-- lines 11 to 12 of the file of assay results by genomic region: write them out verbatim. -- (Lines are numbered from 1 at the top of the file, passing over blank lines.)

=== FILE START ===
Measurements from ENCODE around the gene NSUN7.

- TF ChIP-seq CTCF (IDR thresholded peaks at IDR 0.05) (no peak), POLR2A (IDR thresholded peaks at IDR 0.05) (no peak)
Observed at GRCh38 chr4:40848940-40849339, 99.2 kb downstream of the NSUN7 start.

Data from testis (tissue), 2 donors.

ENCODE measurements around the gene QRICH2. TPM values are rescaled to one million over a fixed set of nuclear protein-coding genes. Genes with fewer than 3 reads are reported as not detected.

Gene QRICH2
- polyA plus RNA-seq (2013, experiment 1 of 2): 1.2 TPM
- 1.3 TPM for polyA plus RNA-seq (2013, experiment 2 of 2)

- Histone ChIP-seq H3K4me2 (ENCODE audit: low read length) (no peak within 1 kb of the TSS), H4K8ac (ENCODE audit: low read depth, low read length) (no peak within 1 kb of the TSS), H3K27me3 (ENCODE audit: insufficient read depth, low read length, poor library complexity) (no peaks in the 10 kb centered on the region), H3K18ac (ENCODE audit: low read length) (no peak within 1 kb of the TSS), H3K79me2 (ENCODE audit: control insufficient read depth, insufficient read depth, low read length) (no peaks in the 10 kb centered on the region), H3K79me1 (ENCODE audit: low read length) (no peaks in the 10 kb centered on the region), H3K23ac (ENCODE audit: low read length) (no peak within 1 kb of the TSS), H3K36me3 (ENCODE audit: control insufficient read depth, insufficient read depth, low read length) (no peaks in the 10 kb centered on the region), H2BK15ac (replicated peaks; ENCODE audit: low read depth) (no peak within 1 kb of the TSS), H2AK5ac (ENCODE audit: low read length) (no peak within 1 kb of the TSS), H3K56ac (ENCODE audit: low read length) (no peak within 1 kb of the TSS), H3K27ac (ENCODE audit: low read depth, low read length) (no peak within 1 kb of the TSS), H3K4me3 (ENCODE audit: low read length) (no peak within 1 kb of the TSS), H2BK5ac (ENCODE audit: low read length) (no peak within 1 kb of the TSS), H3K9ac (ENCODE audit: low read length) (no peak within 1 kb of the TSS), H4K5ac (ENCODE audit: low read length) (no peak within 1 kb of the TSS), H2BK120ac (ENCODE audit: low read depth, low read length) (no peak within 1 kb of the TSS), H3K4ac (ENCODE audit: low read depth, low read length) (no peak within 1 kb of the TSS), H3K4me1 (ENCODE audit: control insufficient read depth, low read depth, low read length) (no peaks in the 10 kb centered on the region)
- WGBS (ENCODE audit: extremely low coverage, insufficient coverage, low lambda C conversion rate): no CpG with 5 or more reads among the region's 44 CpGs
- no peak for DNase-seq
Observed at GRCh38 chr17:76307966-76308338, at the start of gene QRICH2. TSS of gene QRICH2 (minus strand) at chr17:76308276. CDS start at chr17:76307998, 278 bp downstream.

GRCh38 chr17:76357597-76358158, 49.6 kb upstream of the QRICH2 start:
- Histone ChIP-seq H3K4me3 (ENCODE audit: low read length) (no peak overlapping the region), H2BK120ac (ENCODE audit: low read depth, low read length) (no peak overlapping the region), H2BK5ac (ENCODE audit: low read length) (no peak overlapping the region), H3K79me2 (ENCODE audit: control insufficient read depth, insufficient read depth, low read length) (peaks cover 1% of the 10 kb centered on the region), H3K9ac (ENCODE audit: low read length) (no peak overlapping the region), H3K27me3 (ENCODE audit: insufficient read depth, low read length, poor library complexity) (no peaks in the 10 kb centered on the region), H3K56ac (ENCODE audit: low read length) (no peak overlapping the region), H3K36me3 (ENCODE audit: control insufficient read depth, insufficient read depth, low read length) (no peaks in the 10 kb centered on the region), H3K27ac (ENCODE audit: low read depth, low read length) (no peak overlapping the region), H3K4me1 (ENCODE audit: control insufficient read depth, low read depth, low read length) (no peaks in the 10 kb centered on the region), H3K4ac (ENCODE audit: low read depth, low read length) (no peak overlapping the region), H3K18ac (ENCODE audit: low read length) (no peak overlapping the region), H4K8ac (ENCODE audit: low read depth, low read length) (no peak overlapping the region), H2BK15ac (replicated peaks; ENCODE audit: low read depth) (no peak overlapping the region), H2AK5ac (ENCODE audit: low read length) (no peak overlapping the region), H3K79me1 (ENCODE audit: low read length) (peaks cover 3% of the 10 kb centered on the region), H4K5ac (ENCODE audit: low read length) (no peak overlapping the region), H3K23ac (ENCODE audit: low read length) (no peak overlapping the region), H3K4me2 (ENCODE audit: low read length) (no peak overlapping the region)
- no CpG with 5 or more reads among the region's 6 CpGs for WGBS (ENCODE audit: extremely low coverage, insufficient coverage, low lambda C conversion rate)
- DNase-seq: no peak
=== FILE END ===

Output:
- no peak for DNase-seq
Observed at GRCh38 chr17:76307966-76308338, at the start of gene QRICH2. TSS of gene QRICH2 (minus strand) at chr17:76308276. CDS start at chr17:76307998, 278 bp downstream.